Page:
World War I was one of the most important events of the 20th century. Not only was WWI the first truly global conflict in the history of the world, it was also one of the many events that led to the outbreak of World War II a generation later. Because of the complex and brutal nature of the war, some of the best social studies projects about it are those that use multimedia to showcase the reality of war.
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Newspapers and magazines are a great source of ideas for projects about World War 1. Clippings from WW1-era publications can be used to make collages and posters that depict the war; there is enough textual and pictorial evidence to make a collage on just about any WWI-related topic. A combination of textbooks and news archives can be used to create a mock WWI-era newspaper front page, a project that allows the students to showcase their knowledge and creativity.
Maps are essential to the study of history. Maps are used to show battle locations, territorial boundaries and important cities. A World War 1 map project might show the locations of key battles or the changes in territorial boundaries after battles. A good map-based project would demonstrate your ability to draw a map that accurately depicts key locations and events, then explain the map to an audience. The PBS website has maps that illustrate the changes in territory over the course of World War 1; these could serve as models for a map-based project.
World War 1 was the first major European conflict to be extensively filmed, recorded and photographed. Previously, relatively little documentary evidence existed of the devastating costs of war. The publication and broadcasting of war documents brought the realities of war to civilian populations for the first time. A multimedia collage that contrasts WWI photos and videos with 19th-century European battle art and poetry could show the disillusioning effects that mass media can have on populations that grew up on idealistic images of war. Media for such projects can be obtained at the PBS, BBC, and History Channel websites.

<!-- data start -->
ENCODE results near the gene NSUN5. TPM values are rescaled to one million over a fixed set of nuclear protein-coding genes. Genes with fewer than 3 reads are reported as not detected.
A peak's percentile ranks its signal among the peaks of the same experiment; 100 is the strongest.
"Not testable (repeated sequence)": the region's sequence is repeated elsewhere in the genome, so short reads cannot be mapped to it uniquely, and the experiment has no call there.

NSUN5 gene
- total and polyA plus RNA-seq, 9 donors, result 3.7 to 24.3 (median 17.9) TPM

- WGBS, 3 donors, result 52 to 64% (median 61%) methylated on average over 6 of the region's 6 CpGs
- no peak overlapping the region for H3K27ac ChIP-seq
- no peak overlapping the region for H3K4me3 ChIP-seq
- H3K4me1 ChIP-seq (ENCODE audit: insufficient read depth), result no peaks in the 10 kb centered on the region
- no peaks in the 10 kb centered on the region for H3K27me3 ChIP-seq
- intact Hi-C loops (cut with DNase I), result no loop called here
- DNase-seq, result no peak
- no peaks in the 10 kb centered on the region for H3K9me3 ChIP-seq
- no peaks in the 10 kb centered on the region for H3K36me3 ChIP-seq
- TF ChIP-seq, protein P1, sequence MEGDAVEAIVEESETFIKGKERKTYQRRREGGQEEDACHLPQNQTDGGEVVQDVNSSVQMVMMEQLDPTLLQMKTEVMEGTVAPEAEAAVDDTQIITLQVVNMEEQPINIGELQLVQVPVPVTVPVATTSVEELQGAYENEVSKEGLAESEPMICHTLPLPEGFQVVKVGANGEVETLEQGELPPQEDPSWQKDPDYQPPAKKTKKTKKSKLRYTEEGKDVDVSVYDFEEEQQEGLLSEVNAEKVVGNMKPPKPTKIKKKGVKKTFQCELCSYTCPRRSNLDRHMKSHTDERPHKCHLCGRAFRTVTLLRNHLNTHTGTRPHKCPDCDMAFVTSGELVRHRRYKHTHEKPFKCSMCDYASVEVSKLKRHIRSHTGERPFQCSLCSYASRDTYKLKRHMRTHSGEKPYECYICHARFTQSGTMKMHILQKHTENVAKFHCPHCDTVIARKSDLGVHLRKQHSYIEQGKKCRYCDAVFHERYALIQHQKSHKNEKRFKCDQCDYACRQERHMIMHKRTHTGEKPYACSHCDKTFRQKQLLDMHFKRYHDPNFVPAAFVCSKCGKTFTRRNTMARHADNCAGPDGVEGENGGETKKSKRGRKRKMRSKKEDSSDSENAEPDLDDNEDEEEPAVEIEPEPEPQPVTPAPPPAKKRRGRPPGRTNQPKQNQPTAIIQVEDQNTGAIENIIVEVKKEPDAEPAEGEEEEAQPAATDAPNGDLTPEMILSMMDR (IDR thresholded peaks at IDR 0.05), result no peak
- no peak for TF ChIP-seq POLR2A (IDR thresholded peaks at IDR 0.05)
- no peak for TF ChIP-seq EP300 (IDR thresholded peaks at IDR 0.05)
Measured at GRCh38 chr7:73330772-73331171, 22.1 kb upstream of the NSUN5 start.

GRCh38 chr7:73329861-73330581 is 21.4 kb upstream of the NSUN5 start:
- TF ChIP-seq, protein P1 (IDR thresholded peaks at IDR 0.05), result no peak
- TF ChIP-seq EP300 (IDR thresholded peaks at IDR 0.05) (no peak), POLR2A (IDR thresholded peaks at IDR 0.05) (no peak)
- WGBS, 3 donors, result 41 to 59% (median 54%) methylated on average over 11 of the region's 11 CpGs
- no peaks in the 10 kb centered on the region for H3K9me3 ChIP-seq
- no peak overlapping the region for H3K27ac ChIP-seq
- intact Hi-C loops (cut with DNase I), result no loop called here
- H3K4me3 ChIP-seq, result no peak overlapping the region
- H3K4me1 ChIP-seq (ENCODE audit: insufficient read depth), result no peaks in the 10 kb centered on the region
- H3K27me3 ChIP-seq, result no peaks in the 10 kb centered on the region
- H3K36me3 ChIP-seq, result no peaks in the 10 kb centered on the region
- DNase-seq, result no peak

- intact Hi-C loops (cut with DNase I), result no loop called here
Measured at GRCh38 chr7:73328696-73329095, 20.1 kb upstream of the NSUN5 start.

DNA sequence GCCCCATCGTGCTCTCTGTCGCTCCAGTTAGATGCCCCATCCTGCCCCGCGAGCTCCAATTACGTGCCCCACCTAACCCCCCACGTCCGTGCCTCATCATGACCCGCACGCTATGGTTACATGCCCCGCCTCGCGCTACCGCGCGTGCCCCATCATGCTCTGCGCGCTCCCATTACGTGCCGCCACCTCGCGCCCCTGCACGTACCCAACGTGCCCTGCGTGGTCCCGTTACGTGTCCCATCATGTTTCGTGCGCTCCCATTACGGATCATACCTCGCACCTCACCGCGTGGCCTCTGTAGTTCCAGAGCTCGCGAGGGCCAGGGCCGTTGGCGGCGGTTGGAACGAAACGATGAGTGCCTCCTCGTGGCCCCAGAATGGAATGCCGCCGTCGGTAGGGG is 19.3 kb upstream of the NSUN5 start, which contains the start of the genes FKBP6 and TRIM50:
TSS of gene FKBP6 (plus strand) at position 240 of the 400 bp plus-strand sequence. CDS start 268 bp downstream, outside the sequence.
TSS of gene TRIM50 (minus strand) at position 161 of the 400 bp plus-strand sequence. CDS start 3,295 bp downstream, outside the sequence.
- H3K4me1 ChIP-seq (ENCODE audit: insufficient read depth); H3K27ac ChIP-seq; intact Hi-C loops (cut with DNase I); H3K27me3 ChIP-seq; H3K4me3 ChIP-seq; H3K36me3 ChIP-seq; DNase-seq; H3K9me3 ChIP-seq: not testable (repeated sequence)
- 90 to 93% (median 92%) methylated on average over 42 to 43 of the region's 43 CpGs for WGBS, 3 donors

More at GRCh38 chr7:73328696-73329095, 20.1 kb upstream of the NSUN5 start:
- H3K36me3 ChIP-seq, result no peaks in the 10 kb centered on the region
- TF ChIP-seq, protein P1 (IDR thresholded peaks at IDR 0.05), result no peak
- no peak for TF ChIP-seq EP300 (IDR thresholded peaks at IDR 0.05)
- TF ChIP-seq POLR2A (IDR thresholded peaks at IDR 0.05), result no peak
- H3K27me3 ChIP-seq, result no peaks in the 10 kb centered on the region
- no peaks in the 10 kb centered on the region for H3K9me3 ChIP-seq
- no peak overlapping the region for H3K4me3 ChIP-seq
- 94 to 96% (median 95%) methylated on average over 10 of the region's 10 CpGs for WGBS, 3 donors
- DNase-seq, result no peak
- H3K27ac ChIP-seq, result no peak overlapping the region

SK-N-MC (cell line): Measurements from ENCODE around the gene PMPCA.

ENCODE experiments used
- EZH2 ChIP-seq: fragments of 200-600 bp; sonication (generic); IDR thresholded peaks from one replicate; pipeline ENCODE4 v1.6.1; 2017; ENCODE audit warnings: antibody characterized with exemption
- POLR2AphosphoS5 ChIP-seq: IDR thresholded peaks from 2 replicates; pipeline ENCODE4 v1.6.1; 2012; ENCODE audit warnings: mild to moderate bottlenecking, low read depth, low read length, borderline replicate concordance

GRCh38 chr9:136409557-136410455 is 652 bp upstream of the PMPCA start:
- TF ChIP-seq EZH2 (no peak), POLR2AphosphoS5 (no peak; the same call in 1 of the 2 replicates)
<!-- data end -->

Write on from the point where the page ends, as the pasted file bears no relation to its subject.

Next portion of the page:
Timelines are an essential part of historical education. Timelines take complicated historical narratives and condense them into a series of discrete events depicted on a horizontal line. A World War 1 timeline could show battles from 1914 to 1918, or it could show a longer term series of events including the lead up to, and aftermath of, the war. A sample WWI timeline can be found at PBS's WWI resource page.
A historical analysis is an account of the factors that contributed to the outbreak and resolution of a war. A historical analysis could take the form of an essay, a speech, a documentary film, or any other presentation that could be used to make clear, analytical arguments. All projects based on historical analysis must be thoroughly researched and present compelling, convincing evidence for a particular reading of history.
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